The time-frame of Capmany’s book, unfortunately, doesn’t extend to Escorza’s questionable role in the subsequent period up to February 1939, or its immediate aftermath under the aegis of the self-appointed Executive Council of the MLE (the Spanish Libertarian Movement in Exile) of which he was a member — in particular his collusion in the murder attempt by the SIC’s foreign intelligence service (headed by Escorza’s brother-in-law José Minué) against two outstanding comrades who had escaped to France (on the orders of Federica Montseny, Germinal Esgleas, and CNT secretary-general Mariano R. Vázquez): Antonio Ortiz, who led the Second Column out of Barcelona on 24 July, to the Aragon Front, and later commanded the 25th Army Division; and Joaquín Ascaso Budria, the anarcho-syndicalist president of the Regional Defence Council of Aragón (seen as a threat by the Catalan Regional Committee of the CNT). Also unanswered is Escorza’s role in syphoning off the CNT-FAI funds and assets. In January that year at least 6 million in French francs, gold ingots, share certificates, works of art and jewellery were smuggled into France on Mariano Vázquez’s instructions. The last sighting of the CNT’s treasure-laden caravan of six trucks and a car was at the Chateau d’Aubiry in Céret (Pyrénées-Orientales). Passengers in the car included Mariano Vázquez, Federica Montseny and her partner, Germinal Esgleas.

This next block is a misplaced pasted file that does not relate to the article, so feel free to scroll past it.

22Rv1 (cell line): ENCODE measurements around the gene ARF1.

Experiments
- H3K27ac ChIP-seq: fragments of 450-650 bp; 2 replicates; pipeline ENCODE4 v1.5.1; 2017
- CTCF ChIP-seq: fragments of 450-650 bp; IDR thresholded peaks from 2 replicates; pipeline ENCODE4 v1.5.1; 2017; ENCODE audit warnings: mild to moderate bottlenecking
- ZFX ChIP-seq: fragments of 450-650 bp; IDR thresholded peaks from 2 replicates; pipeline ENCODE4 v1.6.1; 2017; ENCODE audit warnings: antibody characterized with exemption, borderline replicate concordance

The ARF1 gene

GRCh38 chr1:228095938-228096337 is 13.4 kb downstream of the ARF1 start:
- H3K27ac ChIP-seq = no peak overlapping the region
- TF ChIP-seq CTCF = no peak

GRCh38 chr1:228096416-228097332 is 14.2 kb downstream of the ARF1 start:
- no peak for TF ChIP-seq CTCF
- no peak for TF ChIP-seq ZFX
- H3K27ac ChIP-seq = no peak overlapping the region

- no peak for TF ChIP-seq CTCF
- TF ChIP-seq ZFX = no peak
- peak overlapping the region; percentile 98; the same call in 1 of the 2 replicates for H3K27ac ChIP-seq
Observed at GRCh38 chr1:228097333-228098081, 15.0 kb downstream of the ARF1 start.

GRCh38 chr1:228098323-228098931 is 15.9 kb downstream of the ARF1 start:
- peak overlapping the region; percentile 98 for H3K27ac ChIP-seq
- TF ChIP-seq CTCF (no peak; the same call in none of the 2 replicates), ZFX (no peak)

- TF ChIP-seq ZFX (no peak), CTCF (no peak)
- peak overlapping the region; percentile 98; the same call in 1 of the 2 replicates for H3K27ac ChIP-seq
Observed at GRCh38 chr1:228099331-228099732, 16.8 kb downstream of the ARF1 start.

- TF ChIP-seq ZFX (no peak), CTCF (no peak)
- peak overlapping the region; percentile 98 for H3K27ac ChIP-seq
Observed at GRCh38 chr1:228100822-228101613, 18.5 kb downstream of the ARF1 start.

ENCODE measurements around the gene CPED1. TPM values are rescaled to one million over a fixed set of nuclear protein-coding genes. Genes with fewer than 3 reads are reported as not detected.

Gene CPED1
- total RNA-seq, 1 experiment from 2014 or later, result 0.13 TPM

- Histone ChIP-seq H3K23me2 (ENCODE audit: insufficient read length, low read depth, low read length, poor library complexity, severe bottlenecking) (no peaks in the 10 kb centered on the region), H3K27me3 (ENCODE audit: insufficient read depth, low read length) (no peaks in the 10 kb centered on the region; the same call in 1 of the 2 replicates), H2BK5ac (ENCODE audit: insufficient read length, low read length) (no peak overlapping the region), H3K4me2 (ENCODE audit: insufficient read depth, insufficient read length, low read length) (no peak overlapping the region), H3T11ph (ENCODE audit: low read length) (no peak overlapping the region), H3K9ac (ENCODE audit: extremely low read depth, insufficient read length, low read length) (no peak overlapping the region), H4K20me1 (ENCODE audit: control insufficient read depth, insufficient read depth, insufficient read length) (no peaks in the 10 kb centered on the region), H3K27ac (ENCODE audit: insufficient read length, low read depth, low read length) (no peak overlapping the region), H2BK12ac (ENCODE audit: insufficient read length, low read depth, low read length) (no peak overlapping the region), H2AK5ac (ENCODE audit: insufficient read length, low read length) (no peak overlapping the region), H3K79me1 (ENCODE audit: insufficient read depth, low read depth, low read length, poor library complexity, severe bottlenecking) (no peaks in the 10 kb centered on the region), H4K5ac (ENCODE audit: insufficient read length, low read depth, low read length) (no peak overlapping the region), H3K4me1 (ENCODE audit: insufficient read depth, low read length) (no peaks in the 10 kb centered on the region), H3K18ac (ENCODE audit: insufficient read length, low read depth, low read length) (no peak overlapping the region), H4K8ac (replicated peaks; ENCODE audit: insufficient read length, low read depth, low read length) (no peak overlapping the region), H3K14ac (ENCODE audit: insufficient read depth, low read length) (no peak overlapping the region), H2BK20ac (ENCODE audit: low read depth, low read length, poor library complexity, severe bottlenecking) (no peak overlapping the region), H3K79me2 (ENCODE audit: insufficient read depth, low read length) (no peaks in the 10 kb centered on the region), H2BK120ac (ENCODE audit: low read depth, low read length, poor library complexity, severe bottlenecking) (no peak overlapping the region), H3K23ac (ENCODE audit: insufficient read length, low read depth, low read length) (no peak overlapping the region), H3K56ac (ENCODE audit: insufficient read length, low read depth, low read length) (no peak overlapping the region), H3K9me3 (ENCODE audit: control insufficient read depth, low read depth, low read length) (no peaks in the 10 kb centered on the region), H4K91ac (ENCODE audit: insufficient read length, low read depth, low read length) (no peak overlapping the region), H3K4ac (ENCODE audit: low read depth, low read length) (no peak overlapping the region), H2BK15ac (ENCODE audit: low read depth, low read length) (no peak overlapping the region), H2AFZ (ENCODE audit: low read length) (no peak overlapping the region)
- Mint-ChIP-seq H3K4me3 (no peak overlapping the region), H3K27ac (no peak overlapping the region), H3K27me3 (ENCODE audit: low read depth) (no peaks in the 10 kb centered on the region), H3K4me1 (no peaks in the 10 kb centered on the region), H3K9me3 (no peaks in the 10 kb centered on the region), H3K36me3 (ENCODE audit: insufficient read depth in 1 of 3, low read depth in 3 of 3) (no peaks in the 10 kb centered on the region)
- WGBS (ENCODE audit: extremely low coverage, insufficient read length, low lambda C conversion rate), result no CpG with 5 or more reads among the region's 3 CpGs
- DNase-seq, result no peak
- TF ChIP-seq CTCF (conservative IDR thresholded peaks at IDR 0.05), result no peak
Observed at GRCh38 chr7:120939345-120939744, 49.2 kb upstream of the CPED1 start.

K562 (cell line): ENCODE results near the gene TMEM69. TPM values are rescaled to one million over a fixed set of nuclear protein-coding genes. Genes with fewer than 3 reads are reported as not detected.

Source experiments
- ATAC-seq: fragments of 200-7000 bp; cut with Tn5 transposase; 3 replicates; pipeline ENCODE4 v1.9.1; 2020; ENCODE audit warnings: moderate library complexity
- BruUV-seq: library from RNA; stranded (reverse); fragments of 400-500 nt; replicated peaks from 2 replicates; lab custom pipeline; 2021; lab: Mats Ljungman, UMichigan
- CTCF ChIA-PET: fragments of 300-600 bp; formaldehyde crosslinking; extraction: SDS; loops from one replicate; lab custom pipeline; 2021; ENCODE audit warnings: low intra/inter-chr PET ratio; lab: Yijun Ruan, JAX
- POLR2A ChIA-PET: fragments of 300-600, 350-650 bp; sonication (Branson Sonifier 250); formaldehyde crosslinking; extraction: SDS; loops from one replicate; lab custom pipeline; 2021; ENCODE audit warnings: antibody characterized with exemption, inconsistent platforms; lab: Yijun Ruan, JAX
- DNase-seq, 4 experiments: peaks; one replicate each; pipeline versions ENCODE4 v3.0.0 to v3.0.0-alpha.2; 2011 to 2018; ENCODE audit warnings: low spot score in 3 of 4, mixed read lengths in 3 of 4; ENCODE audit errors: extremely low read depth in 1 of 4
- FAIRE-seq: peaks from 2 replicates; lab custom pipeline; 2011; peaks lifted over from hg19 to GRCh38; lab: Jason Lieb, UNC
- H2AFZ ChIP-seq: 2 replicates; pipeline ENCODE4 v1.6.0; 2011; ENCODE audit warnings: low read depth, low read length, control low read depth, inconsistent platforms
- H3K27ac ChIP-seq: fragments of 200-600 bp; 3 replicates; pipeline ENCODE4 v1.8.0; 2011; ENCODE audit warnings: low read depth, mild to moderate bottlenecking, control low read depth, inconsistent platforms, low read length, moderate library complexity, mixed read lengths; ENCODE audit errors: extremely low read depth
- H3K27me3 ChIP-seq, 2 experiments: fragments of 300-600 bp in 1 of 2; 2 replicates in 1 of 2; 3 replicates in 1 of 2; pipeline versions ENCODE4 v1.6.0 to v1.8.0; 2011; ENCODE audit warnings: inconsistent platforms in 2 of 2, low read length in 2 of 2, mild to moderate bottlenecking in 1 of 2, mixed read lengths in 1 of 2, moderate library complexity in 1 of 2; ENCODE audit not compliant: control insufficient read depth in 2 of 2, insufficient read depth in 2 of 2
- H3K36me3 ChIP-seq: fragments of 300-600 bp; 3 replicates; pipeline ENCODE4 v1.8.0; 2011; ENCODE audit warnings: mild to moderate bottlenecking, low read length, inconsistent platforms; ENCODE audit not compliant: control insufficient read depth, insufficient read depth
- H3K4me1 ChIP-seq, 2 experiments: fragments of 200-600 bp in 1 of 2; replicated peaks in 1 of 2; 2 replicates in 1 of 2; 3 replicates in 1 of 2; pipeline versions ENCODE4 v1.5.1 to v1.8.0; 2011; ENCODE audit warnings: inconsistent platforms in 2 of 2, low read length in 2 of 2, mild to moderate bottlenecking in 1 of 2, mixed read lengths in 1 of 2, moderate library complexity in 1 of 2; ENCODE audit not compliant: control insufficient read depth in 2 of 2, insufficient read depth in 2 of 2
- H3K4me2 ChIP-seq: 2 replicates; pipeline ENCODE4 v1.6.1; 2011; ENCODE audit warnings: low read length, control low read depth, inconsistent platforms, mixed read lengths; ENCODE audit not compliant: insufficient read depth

Cast by his enemies and a number of fellow anarchists as a latter-day Robespierre (or Beria, as do I, at least until further evidence comes to light!), Manuel Escorza del Val’s physical handicaps (polio, dependency on crutches, hunched back, etc.), together with the impunity with which he and José Minué operated, make him the ideal villain. Author Dani Capmany believes otherwise and is critical of the myths and ‘half-truths’ circulated about the ‘sinister’ and ‘bloodthirsty ogre’ that his contemporary Garciá Oliver made Escorza out to be. Certainly, he had to deal with all kinds of threats: Francoist, Catalanist, Stalinist, Nazi, Italian, British, French, Roman Catholic agents, provocateurs and plain old-fashioned criminals, etc. — to say nothing of imposing Regional Committee discipline on the CNT union’s own refractory revolutionary rank-and-file. That — at least for an anarchist — in no way excuses his later behaviour, although the bureaucratically, morally and ethically corrupting nature of his job does help explain it. Even granting the argument that Escorza and his comrades were brave and principled men with lofty motives, their closed society and self-appointed elitism inevitably created a distorted outlook which in turn distanced and alienated them from their original idealism.
Count Windischgratz, an astute observer of human nature and the activities of secretive societies, wrote in 1788: “They are likely to encourage habits of mind and behaviour destructive of attention to the ordinary moral and social duties. The danger of degeneration from the high ideals of a secret brotherhood will always be present because of the difficulties of reconciling the secret obligations to the society with the outside world. Claims to use the opportunities of secret organisations for the preparation of the regeneration of the world are always to be regarded as dubious, given men’s ordinary weaknesses.”